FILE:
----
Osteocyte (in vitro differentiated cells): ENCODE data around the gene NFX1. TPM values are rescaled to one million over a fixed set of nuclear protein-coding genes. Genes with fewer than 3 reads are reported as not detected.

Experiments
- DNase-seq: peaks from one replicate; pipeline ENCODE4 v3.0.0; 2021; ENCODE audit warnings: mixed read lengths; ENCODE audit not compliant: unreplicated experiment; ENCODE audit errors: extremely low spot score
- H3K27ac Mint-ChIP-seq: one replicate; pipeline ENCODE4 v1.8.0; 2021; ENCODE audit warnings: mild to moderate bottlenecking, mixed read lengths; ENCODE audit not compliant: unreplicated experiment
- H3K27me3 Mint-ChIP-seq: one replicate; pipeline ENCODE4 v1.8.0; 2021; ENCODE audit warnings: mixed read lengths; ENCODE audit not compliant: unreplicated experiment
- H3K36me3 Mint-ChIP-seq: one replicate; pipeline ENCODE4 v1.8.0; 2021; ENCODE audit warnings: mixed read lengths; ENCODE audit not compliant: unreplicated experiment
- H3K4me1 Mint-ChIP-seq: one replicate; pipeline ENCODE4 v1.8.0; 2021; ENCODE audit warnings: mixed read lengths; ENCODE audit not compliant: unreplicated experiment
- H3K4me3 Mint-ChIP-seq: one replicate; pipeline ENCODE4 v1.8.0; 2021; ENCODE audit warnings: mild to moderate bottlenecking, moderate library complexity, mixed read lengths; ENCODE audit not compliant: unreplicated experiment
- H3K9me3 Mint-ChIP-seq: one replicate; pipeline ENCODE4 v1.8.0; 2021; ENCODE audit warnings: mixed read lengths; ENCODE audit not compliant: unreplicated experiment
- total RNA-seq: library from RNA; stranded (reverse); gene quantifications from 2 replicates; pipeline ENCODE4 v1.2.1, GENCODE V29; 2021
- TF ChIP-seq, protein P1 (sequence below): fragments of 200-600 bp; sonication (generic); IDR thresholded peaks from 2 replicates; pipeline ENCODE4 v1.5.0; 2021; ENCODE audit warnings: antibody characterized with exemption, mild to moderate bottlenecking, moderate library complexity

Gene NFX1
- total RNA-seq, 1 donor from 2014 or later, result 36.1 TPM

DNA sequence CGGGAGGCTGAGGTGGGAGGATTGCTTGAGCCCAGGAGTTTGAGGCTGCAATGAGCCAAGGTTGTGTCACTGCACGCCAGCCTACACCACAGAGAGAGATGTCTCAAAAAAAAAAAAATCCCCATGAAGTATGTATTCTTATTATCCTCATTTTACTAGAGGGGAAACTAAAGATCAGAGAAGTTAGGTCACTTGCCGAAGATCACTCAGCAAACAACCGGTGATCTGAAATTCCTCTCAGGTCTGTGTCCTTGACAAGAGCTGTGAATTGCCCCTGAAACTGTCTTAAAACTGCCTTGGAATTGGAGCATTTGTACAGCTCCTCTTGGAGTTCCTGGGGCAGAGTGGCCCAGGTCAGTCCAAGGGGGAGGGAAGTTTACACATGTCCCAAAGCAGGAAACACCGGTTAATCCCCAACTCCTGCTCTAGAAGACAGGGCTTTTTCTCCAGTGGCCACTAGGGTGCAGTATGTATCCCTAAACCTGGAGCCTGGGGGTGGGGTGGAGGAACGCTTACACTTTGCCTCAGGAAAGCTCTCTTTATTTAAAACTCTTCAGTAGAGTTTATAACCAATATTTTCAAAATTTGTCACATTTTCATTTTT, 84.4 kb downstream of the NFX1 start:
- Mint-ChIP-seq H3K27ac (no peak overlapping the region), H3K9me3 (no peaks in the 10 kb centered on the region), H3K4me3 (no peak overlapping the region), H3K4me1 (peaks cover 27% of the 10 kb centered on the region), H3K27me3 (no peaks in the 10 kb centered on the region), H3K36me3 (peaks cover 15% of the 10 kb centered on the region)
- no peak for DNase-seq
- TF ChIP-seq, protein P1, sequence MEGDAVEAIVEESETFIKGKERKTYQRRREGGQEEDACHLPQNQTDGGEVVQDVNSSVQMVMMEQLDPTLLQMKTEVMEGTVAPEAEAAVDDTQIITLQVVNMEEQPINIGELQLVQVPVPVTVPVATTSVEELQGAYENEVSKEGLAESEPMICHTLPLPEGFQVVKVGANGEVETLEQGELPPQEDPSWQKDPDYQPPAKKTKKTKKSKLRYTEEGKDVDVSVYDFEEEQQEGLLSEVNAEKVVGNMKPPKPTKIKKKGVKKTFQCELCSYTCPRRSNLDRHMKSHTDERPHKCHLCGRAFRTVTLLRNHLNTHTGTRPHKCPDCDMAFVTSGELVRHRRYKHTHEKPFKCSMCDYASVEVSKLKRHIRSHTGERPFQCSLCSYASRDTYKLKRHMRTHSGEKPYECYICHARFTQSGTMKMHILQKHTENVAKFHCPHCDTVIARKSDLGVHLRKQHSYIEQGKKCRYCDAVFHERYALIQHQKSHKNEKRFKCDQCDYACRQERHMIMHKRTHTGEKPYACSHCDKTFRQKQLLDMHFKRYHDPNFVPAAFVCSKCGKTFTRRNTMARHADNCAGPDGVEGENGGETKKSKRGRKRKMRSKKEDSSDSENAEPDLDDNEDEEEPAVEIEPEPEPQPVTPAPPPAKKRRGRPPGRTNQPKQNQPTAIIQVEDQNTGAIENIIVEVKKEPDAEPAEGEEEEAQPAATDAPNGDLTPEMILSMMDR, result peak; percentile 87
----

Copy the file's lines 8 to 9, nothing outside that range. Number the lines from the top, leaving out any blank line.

- H3K4me3 Mint-ChIP-seq: one replicate; pipeline ENCODE4 v1.8.0; 2021; ENCODE audit warnings: mild to moderate bottlenecking, moderate library complexity, mixed read lengths; ENCODE audit not compliant: unreplicated experiment
- H3K9me3 Mint-ChIP-seq: one replicate; pipeline ENCODE4 v1.8.0; 2021; ENCODE audit warnings: mixed read lengths; ENCODE audit not compliant: unreplicated experiment